From the Other Side of the Century
Douglas Messerli, a poet and editor, took on the daunting task of compiling a representative selection of American and Canadian poets who have published important work since 1960. Donald Allen’s anthology THE NEW AMERICAN POETRY (1960) had set the standard for what poetry anthologies could be. Messerli wanted to organize a collection that could have the same impact and reflect where poetry is in the 1990’s in the same way that Allen’s work did for the 1960’s. As with every successful anthology, FROM THE OTHER SIDE OF THE CENTURY makes for a wonderful starting point from which to enter the world of contemporary poetry. Had its aim been to prove that an anthology could have the last word on who and what should be codified as the poetry of the age, then this work—as all other anthologies—has failed. It is all too easy for a reader to quibble with who is included and who is not. Nevertheless, Messerli has done a remarkable job and should be commended for the overall impression left by the finished product.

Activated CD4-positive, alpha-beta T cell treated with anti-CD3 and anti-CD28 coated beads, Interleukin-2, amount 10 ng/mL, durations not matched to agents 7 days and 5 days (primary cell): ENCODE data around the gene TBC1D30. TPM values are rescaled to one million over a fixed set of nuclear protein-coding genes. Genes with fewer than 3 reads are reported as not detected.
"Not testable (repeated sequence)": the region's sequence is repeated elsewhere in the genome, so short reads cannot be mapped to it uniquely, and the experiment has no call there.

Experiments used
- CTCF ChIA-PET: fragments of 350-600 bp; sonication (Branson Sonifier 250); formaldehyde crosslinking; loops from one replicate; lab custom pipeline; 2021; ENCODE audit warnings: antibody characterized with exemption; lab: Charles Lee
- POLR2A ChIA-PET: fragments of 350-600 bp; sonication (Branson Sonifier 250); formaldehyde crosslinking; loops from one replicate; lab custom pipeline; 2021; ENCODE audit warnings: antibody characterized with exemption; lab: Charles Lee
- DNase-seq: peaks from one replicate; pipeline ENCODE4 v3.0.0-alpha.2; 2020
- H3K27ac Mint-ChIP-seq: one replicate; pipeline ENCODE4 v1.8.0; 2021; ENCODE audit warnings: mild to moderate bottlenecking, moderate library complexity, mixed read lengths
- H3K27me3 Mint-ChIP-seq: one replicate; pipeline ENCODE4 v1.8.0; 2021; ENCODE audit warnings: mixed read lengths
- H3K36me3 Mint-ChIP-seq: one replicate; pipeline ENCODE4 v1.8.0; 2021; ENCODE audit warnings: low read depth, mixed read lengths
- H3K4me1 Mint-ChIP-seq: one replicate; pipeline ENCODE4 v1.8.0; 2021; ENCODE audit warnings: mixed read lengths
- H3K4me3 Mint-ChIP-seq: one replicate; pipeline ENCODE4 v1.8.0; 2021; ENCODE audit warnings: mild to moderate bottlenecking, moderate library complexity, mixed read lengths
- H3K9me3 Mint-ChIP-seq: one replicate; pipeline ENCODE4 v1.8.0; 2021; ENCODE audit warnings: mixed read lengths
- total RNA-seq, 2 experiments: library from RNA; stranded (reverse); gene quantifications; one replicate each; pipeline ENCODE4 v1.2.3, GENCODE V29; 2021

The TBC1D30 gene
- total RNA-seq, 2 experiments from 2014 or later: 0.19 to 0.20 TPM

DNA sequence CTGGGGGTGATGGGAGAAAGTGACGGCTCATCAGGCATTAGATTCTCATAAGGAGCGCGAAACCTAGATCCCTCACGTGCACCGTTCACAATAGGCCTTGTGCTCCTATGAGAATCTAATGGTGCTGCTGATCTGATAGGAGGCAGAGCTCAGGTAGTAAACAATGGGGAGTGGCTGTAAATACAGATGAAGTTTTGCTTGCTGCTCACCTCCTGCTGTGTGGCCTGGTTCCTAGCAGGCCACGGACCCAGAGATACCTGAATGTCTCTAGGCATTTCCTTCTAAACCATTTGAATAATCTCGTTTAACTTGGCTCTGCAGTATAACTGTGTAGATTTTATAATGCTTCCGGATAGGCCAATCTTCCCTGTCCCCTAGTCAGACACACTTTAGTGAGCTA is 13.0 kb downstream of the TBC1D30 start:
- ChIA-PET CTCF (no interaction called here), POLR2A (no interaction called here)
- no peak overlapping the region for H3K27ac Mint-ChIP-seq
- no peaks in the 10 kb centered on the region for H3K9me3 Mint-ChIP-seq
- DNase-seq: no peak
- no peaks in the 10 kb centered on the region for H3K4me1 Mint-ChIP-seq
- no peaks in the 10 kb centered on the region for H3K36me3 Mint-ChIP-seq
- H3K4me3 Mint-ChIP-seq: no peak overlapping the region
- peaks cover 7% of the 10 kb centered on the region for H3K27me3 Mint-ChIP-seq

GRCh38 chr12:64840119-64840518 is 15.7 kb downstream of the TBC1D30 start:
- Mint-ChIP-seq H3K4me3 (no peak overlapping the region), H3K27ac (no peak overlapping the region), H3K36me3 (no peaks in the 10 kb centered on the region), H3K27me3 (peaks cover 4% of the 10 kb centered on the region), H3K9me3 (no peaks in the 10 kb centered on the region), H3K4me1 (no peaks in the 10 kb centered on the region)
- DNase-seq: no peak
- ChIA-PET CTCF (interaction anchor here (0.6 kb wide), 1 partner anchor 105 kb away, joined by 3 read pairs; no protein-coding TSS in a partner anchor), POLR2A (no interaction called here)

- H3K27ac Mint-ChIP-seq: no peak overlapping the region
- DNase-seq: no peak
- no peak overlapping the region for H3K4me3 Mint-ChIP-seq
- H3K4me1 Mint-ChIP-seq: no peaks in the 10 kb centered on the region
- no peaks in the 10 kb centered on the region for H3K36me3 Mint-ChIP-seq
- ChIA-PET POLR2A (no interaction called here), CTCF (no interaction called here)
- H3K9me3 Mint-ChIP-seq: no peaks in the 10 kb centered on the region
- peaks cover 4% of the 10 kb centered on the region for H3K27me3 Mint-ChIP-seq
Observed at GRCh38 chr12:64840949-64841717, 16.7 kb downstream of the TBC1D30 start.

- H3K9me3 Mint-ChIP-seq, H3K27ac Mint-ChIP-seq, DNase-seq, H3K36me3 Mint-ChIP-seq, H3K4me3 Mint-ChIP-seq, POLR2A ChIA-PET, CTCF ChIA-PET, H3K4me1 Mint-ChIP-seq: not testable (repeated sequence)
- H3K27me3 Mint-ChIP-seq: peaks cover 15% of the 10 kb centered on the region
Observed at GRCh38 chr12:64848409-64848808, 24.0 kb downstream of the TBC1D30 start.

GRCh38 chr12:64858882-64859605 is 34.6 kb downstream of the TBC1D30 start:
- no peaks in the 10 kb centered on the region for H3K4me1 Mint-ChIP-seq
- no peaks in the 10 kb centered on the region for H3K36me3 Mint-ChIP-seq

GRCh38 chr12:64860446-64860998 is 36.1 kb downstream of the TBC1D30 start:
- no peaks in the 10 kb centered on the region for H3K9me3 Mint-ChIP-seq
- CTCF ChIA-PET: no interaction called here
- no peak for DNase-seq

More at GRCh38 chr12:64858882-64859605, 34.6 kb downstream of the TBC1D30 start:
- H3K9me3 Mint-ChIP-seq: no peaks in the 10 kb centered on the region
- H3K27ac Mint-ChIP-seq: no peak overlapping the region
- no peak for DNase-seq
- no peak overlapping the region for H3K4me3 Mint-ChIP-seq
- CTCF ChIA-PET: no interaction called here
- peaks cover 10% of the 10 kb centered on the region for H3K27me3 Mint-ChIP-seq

The anthology is divided into four thematic sections, or as Messerli describes them “gatherings.” In the first gathering, poets who bend words around cultural issues are included. The next gathering focuses on poets who pierce what can be labeled as urban issues. The third gathering brings together the “language” poets, and the last gathering is made up of “performance” poets. There are eighty-one poets represented in FROM THE OTHER SIDE OF THE CENTURY. Readers will have to decide for themselves which poets to embrace and which ones to run away from screaming. A good anthology is supposed to provoke, to be of its time, and to show the way into the future. FROM THE OTHER SIDE OF THE CENTURY does all of this and more.